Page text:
What's New at the Franklin Institute

Your Brain, Circus Science, 101 Inventions



Neural Climb in the Your Brain exhibit

Tessa Seales

This coming weekend marks the grand opening of the Nicholas and Athena Karabots Pavilion, a brand-new exhibit space at the Franklin Institute. Here’s what to expect when you go.

Lining the entrance to the Karabots Pavilion are wind-up “dolls” of famous scientists — Albert Einstein and Marie Curie. Turn the crank at the base of their platforms and they’ll pop to life, telling you all about their famous discoveries.

Your Brain, the Karabots’ signature exhibit, allows visitors the opportunity to think about how people, well, think. It’s segmented based on the functions of the brain: Neural Climb, Neurons, Pathways, Street Scene, Real Life and Ethics & The Future, all incorporating 70 hands-on, interactive activities. Each of these sections was incredible in its own way, but my favorite by far was the 18-foot Neural Climb that represents the way neurons connect; similar to the FI’s famous Giant Heart, you can climb on and explore the structure. Other displays let you see and feel a brain, scan a brain in an MRI fashion, fire a model neuron and test your short-term memory. There is also a very loopy sensory film experience (not for the weak-stomached) that lets you “dangle” from the ceiling Fred Astaire dances on, as well as a fun multitasking driving simulator that emphasizes the dangers of texting and driving.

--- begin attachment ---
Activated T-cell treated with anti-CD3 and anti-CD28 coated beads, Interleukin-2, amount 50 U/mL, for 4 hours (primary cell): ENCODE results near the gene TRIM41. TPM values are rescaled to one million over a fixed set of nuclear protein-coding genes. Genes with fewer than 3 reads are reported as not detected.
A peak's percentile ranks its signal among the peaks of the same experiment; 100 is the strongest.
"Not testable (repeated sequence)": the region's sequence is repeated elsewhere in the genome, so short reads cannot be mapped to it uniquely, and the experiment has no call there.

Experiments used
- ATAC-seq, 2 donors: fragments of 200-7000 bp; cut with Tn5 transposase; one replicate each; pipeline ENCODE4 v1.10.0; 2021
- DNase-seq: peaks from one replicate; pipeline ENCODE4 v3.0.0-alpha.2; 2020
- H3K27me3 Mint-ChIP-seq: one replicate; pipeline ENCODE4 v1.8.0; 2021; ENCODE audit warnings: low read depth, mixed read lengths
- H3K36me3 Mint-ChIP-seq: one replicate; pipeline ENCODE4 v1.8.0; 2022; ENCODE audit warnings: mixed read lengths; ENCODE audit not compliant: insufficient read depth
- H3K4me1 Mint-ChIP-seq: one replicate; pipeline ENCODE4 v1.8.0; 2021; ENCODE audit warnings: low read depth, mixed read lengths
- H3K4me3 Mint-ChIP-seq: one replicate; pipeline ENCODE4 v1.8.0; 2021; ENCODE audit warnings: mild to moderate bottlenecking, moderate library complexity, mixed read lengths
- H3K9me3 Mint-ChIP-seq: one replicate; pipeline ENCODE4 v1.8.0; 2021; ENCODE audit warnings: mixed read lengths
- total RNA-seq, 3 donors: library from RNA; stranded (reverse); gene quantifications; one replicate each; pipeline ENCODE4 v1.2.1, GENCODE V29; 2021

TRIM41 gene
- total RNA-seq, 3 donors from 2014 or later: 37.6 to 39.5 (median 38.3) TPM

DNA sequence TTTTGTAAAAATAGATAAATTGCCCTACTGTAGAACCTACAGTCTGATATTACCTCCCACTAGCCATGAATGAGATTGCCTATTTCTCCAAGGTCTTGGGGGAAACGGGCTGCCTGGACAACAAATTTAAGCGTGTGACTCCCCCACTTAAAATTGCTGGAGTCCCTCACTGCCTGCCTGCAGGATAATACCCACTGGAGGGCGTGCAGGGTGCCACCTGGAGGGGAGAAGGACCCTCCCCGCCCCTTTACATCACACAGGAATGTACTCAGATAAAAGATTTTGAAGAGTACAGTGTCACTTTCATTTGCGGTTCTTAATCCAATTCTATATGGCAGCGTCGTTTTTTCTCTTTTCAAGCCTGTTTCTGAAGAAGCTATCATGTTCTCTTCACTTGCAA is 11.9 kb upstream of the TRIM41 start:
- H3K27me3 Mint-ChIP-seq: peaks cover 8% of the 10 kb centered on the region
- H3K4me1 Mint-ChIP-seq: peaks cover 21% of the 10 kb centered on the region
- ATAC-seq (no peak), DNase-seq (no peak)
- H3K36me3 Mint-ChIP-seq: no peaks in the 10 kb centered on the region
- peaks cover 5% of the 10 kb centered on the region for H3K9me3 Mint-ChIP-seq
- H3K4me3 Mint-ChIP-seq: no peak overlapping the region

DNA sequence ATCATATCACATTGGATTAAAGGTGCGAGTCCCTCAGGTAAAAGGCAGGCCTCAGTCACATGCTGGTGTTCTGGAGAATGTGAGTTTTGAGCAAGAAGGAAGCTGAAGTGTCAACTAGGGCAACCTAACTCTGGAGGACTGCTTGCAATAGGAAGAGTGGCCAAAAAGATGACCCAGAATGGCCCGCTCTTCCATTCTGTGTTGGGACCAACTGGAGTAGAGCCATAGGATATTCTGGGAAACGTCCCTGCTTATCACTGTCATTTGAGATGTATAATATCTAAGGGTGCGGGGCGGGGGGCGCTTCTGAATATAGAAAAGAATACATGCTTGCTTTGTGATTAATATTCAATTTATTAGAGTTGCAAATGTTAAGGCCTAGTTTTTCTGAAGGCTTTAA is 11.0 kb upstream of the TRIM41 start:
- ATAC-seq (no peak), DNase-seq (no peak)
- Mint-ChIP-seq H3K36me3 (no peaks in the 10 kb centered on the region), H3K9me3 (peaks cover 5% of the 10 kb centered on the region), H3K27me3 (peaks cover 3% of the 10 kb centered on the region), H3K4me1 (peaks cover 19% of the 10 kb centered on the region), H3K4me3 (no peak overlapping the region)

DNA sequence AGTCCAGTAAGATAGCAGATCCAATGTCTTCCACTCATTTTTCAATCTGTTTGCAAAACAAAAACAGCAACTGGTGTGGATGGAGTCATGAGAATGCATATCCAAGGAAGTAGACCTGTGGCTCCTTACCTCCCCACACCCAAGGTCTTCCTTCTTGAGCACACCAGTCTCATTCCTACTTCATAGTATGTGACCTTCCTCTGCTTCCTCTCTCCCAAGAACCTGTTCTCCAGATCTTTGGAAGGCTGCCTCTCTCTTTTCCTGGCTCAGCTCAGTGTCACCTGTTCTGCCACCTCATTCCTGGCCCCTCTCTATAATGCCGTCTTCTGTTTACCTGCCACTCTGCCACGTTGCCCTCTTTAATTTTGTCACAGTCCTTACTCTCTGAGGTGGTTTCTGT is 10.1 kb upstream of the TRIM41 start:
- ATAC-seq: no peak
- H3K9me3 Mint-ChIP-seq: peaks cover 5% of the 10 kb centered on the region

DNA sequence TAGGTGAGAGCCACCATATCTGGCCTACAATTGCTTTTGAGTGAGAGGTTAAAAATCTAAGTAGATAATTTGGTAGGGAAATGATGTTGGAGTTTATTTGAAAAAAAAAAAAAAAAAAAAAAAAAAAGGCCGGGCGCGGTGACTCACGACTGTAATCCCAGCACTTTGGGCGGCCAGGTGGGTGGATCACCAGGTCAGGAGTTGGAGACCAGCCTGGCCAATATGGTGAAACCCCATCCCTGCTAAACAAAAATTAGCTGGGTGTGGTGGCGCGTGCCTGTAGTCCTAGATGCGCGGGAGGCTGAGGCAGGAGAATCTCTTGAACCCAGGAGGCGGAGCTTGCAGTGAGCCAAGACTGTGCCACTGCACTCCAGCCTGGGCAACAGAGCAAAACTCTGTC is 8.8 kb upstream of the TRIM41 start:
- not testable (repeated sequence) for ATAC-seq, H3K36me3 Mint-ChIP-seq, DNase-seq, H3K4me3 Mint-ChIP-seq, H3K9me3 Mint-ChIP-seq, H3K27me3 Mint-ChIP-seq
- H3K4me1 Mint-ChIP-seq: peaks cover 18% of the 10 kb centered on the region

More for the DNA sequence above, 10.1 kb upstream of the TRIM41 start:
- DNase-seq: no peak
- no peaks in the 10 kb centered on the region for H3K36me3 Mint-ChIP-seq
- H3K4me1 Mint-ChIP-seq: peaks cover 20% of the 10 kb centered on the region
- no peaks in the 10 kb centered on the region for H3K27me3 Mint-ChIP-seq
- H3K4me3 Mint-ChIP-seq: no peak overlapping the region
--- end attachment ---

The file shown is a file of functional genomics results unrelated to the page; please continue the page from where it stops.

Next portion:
At Circus! Science Under the Big Top, strap in to test the laws of physics and try your hand at two signature circus tricks: walking the High Wire and being shot as a Human Cannonball (just remember to wear pants or you’ll be walking the tight rope in red shorts, like MK’s marketing director Jamie!). A sensory guessing game lets you determine different circus smells — but only good ones, like popcorn and cotton candy.

101 Inventions That Changed the World uses a high-tech system known as Sensory4 to immerse you amid crystal-clear images of the world’s most noteworthy inventions (phonograph, spinning wheel, abacus) chosen by an all-star panel of scientists. The imagery is so crisp, you may want to reach out and touch the screens — or in my case, walk into them. When you need interactivity, release your creativity in the Inventors Den.

A final Karabots exhibit, Ocean Soul, displays impressive underwater photography taken by Brian Skerry.

If you’re planning on Saturday, June 14, get there early; the first 500 people to show up get free admission.

Tessa Seales is a MetroKids co-op intern and English student at Drexel University.

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